Politics, Moderate



Populism died on Saturday

Catherine Rampell on

Many increasingly concluded that the answers were some version of: because they don't look like me.

I cannot tell you how many of the unemployed workers I interviewed during the recession and its aftermath blamed their inability to find work on employers' supposed favoritism of the young (if they themselves were old) or of the old (if they were young), of men (if they were women), of women (if they were men) and of the nonwhite (if they were white).

Of course, the main reason these workers couldn't get a job was that there weren't enough jobs to be gotten. With the economic pie no longer growing, every paltry slice was in dispute.

Those on the populist, anti-establishment left eventually found a savior in a socialist senator from Vermont. The populist, anti-establishment right chose a billionaire con artist. Both leaders vowed to deliver policies that would reward their acolytes and punish entrenched special interests.

In the end, only those on the populist right successfully took over a major political party, and later the country.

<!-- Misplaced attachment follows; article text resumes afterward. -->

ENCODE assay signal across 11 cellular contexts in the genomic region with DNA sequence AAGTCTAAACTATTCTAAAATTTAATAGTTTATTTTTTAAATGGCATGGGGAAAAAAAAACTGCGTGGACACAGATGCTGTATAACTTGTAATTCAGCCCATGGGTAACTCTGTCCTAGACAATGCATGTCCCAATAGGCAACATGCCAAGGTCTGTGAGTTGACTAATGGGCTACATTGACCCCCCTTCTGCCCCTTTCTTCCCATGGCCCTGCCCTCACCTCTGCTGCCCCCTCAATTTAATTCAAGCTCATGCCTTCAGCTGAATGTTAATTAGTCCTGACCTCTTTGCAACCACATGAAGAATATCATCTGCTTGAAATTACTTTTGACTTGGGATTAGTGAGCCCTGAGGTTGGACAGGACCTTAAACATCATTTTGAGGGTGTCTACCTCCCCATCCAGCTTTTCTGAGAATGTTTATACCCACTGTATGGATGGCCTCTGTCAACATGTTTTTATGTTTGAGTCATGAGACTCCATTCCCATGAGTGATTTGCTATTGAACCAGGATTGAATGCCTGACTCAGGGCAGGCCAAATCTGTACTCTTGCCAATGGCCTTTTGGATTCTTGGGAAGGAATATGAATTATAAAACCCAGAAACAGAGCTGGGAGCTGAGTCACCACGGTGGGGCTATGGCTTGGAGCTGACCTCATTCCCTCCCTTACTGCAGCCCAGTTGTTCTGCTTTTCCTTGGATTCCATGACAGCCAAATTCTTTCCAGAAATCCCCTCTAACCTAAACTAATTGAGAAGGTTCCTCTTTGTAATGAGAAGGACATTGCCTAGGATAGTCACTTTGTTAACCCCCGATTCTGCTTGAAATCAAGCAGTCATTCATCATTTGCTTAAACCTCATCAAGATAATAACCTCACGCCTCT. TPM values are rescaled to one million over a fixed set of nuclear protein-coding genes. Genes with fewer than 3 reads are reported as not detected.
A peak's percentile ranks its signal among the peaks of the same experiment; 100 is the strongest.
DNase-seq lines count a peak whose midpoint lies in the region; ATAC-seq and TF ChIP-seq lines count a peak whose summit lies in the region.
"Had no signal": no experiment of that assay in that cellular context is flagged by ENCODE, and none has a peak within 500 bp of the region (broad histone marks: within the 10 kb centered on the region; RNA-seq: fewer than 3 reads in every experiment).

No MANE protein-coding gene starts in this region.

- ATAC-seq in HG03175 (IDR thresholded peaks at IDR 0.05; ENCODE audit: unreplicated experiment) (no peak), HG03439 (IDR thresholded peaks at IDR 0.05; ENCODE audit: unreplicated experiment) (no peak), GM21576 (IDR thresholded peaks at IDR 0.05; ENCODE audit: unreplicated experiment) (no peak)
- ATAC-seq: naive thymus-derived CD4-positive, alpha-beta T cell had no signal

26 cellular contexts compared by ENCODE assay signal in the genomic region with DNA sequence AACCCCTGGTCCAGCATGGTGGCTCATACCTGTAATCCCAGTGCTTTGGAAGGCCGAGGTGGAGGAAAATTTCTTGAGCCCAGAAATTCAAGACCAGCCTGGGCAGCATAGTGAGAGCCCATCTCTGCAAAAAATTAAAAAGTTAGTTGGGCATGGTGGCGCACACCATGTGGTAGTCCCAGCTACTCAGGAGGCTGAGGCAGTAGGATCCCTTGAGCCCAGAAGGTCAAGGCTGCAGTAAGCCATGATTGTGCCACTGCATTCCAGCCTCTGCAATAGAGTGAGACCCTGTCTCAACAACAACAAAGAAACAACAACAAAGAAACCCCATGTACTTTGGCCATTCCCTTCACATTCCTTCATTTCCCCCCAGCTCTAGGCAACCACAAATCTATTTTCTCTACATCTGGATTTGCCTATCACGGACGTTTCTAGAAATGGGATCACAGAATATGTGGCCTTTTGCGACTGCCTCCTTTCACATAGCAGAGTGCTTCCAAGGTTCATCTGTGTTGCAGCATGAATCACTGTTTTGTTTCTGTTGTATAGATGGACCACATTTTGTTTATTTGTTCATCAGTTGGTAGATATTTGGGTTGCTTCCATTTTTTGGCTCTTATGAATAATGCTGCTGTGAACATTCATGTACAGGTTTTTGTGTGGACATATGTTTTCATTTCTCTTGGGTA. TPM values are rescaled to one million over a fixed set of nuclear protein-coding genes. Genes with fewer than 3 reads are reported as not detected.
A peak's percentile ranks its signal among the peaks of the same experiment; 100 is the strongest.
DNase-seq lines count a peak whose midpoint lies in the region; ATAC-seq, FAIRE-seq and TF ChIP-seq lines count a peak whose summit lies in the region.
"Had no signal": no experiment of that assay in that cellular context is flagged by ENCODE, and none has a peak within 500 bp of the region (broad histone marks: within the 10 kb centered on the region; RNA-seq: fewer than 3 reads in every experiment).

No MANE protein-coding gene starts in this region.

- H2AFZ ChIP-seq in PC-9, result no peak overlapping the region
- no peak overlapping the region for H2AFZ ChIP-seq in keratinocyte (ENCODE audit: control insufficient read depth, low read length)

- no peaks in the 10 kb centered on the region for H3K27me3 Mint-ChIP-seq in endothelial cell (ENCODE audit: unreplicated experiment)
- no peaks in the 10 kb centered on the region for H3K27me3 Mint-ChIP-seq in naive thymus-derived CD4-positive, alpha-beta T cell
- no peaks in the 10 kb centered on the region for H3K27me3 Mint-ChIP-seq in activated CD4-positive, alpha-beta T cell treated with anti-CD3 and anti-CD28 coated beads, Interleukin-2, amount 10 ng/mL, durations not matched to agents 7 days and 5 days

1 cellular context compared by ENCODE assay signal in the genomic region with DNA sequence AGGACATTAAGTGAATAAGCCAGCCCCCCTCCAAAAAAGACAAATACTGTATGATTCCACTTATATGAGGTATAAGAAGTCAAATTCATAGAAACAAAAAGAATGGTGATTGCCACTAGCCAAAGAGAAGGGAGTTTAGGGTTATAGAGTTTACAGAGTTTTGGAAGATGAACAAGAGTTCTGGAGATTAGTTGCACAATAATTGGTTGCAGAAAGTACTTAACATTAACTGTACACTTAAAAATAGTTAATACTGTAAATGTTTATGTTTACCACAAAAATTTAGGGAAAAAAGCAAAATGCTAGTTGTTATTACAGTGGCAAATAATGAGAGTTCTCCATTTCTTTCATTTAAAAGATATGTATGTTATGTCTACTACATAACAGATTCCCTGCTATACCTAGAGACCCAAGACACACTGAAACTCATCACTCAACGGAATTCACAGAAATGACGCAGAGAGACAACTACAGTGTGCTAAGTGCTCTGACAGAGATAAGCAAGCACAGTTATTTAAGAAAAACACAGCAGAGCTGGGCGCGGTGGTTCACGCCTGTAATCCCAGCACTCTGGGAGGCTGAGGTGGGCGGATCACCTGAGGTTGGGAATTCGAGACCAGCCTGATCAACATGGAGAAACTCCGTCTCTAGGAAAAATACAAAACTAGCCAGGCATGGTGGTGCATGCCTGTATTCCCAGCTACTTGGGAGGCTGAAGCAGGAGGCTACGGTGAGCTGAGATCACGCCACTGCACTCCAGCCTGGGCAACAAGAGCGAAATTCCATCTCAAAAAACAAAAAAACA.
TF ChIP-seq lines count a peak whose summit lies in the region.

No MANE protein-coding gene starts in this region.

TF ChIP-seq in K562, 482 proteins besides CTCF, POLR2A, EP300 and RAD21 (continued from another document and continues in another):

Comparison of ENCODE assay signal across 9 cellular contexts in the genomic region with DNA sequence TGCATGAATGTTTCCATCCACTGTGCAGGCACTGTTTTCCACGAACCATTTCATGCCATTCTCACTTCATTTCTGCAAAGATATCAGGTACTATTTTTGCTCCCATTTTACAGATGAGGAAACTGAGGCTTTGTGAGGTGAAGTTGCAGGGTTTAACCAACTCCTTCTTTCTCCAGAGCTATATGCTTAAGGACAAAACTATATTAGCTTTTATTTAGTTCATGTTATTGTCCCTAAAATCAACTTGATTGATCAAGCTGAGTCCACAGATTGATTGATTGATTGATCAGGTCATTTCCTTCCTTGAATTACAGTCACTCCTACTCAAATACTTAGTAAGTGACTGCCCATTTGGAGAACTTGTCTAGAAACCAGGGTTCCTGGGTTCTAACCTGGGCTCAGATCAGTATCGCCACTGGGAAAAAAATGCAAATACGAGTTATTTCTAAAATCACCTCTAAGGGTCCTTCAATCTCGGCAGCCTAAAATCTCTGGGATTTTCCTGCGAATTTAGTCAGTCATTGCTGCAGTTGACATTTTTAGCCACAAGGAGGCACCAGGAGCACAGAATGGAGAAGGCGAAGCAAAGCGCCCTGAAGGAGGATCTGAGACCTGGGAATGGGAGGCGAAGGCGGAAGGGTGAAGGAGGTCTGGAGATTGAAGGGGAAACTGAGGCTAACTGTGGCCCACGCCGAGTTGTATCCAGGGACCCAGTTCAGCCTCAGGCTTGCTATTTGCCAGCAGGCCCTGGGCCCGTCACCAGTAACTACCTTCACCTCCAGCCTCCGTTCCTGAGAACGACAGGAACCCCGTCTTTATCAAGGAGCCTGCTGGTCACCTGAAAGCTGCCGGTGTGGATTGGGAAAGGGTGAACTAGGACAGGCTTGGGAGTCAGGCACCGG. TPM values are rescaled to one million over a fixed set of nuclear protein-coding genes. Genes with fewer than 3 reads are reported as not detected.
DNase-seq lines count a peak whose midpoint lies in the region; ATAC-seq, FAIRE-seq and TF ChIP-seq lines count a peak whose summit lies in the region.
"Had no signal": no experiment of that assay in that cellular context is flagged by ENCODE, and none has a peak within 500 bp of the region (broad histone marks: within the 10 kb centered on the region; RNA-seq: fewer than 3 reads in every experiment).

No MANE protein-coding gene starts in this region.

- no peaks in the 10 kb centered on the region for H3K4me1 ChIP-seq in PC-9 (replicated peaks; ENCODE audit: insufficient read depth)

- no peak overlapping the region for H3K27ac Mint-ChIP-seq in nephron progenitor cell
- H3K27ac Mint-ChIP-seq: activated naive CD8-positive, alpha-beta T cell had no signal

But what did they win, really? Did they get the great economic de-rigging they demanded? A fair shake for good, wholesome folk like themselves? The draining, at last, of the swamp?

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Instead, a week ago, the Trump administration began dismantling the Consumer Financial Protection Bureau, a post-financial crisis creation designed specifically to protect the little guy from scam artists and swamp creatures.

And then, in the wee hours of Saturday morning, the Senate passed the most plutocratic, regressive, system-rigging piece of tax legislation in decades. A bill that allows multimillionaires to pass on their estates tax-free. That offers one special break to owners of private jets and another to those who send their kids to private school.

A bill that literally takes from the poor to give to the rich.


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